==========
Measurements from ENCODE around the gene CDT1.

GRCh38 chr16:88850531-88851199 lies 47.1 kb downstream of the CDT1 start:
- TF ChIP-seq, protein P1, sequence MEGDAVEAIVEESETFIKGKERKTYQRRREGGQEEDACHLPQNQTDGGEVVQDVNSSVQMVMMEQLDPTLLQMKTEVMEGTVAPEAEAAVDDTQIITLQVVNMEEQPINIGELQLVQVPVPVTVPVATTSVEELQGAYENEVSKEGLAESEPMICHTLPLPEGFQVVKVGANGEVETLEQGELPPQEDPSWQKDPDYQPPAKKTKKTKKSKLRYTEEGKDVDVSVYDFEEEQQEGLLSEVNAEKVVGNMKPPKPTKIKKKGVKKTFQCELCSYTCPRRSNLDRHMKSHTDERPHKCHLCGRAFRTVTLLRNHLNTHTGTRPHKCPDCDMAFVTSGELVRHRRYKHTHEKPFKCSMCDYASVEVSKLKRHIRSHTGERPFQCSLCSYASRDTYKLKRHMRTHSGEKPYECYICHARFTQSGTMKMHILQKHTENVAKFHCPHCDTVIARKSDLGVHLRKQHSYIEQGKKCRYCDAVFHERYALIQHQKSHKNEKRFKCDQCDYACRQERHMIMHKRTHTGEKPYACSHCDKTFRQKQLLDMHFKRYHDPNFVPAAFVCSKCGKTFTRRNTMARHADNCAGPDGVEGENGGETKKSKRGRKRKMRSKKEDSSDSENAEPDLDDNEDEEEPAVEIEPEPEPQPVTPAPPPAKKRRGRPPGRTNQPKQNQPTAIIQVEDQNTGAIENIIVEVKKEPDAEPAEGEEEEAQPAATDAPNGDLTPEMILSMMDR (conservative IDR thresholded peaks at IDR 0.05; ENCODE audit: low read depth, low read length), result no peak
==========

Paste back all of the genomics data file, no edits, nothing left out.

Measurements from ENCODE around the gene CDT1.

GRCh38 chr16:88850531-88851199 lies 47.1 kb downstream of the CDT1 start:
- TF ChIP-seq, protein P1, sequence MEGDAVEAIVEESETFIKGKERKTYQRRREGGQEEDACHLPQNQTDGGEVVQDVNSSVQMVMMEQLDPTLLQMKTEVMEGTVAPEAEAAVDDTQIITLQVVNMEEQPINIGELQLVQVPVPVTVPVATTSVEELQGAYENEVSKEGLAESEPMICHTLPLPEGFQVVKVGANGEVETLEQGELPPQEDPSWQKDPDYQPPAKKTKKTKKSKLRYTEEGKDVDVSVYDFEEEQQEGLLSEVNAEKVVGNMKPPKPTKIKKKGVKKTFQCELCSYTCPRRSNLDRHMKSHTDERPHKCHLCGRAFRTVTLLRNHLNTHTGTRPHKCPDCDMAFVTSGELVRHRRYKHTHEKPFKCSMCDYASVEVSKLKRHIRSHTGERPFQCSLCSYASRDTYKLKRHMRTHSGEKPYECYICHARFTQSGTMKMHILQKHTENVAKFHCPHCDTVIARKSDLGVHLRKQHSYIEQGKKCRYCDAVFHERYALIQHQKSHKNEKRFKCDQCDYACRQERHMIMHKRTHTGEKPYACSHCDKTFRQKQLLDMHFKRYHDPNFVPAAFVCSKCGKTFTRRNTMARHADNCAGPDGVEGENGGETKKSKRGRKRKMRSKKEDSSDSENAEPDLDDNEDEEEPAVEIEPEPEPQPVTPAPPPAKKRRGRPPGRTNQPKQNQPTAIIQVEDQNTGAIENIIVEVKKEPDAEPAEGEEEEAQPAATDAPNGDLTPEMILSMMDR (conservative IDR thresholded peaks at IDR 0.05; ENCODE audit: low read depth, low read length), result no peak